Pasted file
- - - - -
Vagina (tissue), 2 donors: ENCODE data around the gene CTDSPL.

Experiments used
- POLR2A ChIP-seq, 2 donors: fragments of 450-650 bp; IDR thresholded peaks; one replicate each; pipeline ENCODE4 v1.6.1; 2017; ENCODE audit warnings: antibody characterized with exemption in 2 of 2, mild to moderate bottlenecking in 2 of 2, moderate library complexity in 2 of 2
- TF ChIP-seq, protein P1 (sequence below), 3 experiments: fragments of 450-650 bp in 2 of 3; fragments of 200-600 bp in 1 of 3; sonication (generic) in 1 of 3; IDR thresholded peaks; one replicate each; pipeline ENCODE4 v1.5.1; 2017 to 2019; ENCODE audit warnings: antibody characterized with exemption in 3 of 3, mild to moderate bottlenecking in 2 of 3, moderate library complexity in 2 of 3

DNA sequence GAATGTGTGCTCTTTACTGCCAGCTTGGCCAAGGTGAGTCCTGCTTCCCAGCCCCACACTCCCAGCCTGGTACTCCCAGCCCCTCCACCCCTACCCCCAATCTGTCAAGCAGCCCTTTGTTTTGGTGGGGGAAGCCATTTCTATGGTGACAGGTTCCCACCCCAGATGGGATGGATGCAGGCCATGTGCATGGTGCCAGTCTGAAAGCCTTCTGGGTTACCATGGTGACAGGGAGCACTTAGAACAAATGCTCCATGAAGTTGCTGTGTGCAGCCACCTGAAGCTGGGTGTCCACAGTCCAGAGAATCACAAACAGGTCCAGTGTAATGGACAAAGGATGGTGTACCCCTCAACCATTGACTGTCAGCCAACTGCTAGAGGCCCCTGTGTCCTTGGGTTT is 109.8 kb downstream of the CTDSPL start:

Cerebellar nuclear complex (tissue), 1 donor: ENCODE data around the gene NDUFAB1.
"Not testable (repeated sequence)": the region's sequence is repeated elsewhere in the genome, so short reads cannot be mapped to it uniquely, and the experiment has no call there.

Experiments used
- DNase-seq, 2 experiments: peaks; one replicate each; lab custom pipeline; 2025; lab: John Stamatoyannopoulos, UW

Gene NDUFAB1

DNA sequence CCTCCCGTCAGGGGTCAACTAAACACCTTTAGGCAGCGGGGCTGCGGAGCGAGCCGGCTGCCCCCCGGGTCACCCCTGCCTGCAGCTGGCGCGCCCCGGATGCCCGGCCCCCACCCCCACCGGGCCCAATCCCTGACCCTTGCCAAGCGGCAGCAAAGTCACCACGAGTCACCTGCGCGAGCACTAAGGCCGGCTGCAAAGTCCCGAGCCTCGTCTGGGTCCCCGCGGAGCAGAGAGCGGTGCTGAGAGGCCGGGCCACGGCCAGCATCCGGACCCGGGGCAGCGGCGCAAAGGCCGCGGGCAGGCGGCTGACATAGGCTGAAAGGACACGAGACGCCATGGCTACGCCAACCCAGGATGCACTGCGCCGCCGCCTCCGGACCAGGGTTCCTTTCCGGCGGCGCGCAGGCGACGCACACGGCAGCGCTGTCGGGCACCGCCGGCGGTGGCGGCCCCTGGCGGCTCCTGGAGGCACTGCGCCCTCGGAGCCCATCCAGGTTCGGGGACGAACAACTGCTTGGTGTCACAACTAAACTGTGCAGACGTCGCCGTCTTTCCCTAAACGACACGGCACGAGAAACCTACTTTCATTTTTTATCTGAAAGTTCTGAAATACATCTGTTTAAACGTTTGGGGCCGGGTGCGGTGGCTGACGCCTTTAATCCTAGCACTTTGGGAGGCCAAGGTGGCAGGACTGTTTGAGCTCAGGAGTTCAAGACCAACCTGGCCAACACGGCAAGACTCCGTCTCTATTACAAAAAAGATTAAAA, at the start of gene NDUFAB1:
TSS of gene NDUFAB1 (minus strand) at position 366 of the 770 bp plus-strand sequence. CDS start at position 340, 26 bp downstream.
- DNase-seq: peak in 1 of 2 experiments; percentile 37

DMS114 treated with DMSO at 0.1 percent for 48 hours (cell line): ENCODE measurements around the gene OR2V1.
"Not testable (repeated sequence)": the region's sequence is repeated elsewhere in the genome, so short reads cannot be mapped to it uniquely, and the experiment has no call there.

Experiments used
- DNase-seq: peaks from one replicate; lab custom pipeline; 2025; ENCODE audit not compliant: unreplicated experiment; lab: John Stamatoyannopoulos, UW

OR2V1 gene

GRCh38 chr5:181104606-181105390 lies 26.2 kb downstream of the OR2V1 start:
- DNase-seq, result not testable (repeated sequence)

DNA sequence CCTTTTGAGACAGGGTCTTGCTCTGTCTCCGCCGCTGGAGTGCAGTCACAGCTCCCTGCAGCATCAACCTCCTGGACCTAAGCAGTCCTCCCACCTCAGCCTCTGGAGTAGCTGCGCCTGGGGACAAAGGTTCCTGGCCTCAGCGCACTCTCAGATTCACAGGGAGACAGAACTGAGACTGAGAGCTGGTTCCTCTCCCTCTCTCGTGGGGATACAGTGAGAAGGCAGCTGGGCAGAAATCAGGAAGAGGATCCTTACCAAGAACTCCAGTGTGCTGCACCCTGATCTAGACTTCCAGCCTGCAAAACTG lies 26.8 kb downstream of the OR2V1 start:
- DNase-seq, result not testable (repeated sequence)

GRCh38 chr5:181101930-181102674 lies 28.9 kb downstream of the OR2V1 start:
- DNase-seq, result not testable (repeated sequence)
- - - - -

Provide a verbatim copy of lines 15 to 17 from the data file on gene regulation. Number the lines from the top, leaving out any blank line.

"Not testable (repeated sequence)": the region's sequence is repeated elsewhere in the genome, so short reads cannot be mapped to it uniquely, and the experiment has no call there.

Experiments used
- DNase-seq: peaks from one replicate; lab custom pipeline; 2025; ENCODE audit not compliant: unreplicated experiment; lab: John Stamatoyannopoulos, UW